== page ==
RELIGION, INSTRUCTION, AND JUSTICE
years 1881-1893 there were 7,152 immigrants mostly Italians, Germans, French, and S})aniards. The total number in 1894 was 270 ; in 1895, 243 (73 German, 34 Swiss, 29 French, 26 Italian, and 81 others). Nearly three- fourths of the territory was national property; but in recent years most of it has been sold, much of it in very large estates.
Religion, Instruction, and Justice.
The Roman Catholic Church is the established religion of the State, but the free exercise of other religions is permitted. Ediication is free and com- pulsory. In 1887 only 20 per cent, of the adult Paraguayans and 60 per cent, of adult foreigners could read and write. There were in 1896 358 public and private elementary schools, with 23,000 pupils and 680 teachers. Private schools are subsidised by the Council of Education. At Asuncion there is a National College, with 15 professors and 205 students. Besides contributions from general taxes, there is a special Government fund for education consist- ing of a proportion of the proceeds of land sales, customs dues, &c.
Asuncion has also a public library and five newspapers.
A High Court of Justice, and various inferior tribunals, with local magis- trates, exercise judicial functions.
The revenue is derived from customs, stamps and other dues, and from the sale of land and yerbales. The revenue and expenditure for four years are officially given as follows : —
Revenue . Expenditure
Dollars 4,910,472 5,357,498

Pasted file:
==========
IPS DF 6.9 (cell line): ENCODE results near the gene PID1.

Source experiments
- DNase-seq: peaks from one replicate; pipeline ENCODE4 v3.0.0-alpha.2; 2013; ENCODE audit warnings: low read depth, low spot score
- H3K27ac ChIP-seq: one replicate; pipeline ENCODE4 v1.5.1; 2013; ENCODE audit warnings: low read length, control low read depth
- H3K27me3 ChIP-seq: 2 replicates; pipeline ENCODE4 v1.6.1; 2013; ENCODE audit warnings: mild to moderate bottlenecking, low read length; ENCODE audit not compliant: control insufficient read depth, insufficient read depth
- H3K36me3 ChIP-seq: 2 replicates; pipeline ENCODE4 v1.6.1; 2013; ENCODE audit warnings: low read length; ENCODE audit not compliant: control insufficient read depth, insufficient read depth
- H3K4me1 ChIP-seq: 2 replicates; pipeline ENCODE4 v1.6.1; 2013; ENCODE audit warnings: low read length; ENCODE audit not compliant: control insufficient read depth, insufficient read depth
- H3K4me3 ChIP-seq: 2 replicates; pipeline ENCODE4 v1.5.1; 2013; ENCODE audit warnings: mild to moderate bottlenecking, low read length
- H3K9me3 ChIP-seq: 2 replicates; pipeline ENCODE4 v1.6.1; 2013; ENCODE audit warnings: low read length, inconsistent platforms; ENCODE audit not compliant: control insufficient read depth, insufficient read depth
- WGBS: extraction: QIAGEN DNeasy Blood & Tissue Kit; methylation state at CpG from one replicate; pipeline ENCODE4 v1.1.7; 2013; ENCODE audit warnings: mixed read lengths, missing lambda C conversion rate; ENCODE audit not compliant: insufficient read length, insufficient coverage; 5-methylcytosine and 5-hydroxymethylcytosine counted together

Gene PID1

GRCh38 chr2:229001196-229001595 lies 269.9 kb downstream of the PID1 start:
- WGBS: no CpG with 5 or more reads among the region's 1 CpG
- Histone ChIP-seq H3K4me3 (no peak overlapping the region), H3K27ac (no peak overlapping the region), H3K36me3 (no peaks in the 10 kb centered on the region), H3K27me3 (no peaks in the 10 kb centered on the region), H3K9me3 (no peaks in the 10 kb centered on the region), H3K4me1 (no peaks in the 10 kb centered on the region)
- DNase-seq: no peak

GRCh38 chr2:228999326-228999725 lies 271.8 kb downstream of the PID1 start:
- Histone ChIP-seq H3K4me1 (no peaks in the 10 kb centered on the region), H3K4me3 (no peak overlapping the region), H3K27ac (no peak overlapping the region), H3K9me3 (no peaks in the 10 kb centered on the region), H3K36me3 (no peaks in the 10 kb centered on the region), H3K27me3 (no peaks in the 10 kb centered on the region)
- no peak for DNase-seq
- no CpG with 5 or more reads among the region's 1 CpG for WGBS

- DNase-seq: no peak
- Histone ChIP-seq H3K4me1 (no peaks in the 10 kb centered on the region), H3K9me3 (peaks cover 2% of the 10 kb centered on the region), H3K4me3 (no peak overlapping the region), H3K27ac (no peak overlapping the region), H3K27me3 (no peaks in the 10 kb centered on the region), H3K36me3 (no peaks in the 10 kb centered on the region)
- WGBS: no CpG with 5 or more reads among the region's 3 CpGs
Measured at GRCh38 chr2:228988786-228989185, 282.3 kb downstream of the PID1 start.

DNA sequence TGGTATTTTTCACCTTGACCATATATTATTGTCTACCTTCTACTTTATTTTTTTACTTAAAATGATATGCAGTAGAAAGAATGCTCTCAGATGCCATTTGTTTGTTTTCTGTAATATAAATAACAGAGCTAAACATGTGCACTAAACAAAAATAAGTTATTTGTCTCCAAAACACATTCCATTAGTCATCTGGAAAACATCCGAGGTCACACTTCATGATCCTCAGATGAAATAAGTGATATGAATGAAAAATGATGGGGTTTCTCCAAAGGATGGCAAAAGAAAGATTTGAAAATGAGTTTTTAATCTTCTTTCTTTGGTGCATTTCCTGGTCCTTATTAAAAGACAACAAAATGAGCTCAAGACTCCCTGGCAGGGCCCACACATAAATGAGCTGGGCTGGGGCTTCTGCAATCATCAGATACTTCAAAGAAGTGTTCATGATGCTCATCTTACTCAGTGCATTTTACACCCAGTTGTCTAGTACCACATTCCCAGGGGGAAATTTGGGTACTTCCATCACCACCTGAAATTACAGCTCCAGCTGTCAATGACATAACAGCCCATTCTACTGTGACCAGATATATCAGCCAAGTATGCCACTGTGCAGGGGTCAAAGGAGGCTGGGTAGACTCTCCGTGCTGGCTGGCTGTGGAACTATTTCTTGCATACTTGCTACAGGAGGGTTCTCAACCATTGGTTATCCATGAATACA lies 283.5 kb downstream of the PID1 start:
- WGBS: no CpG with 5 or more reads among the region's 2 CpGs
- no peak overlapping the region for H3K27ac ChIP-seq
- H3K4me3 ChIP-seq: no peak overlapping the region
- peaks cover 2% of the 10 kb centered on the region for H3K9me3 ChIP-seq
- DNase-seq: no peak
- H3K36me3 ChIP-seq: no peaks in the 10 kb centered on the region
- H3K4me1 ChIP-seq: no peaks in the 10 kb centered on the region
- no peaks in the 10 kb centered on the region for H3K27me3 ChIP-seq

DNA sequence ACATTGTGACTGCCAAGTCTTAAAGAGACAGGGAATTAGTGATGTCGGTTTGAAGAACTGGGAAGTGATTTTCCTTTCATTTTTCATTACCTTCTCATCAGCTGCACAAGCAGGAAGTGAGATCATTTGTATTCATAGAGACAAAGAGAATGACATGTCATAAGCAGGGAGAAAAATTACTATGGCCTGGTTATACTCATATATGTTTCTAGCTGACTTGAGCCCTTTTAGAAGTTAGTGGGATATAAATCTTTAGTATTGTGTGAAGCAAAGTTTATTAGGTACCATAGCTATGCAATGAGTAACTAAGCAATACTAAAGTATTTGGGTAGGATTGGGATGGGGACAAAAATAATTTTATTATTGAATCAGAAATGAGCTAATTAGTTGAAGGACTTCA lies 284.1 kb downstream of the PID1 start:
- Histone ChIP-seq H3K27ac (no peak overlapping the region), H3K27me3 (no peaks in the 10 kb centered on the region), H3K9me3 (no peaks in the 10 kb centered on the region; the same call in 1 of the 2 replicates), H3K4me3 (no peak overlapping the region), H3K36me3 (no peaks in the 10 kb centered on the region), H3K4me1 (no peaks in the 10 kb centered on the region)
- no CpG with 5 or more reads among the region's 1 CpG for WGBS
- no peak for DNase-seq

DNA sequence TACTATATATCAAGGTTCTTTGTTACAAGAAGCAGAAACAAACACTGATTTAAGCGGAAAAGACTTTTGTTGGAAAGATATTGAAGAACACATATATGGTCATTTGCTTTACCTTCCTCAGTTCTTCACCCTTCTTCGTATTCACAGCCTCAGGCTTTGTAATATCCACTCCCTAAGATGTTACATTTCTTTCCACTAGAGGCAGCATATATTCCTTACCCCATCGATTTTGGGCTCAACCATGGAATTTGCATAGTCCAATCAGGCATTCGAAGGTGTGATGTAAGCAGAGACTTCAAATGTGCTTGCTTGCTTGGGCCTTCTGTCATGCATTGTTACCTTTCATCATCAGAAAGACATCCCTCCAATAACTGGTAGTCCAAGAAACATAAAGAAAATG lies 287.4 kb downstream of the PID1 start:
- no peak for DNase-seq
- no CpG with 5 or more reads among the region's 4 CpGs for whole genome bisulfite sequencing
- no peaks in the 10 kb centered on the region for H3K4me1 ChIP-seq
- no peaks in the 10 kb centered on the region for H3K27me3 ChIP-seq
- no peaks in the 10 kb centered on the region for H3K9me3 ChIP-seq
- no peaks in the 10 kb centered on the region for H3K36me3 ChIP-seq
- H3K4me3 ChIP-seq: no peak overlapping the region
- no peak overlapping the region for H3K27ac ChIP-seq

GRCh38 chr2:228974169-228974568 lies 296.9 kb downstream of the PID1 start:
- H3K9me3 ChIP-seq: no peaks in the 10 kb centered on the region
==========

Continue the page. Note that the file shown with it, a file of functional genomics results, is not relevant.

Dollars 5,120,248 4,992,007
Dollars 5,832,867 7,109,581
The deficit in 1895-96 was made up by a 1)alance remaining from the previous year, by the appropriation of 500,000 dollars from a new issue of 8,000,000 dollars paper currency, and from other sources. Of the receipts the customs dues amounted to 5,080,622 dollars in 1895-96.
The revenue for 1896-97 was estimated at 5,462,475 dollars, of which 3,562,560 was available for the public service ; and expenditure at 5,462,475 dollars, including that on institutions with assigned revenues.
In 1874, the principal of the foreign debt of Paraguay stood at 1,505,400?., the outstanding amount of loans contracted in 1871 and 1872. In 1885 it was agi-eed that 850,0007. of new bonds should be issued in exchange for this amount, an arrangement was made for the future payment of interest, and an assignment of land was executed in payment of arrears of interest up to July, 1886. Land warrants were issued to holders of unpaid coupons, and the Paraguay Land Company (now called the Anglo- Paraguayan Land Company) was formed to deal with these warrants. Interest under the new arrangement was paid till January 1, 1892. In 1895, an arrangement was made with the bondholders for the reduction of interest, the funding of arrear coupons, the creation of a sinking fund, and the assigniuent of .securities. In 1898, the outstanding debt amounted to 994,600/. The guarantee debt due by the Government to the Paraguayan Central Railway, April 30, 1897, amounted to 429 471/. The debt due to Brazil is put at 9,876,500 pesos, and that to the Argentine Re})ublic at 12,393,600 pesos.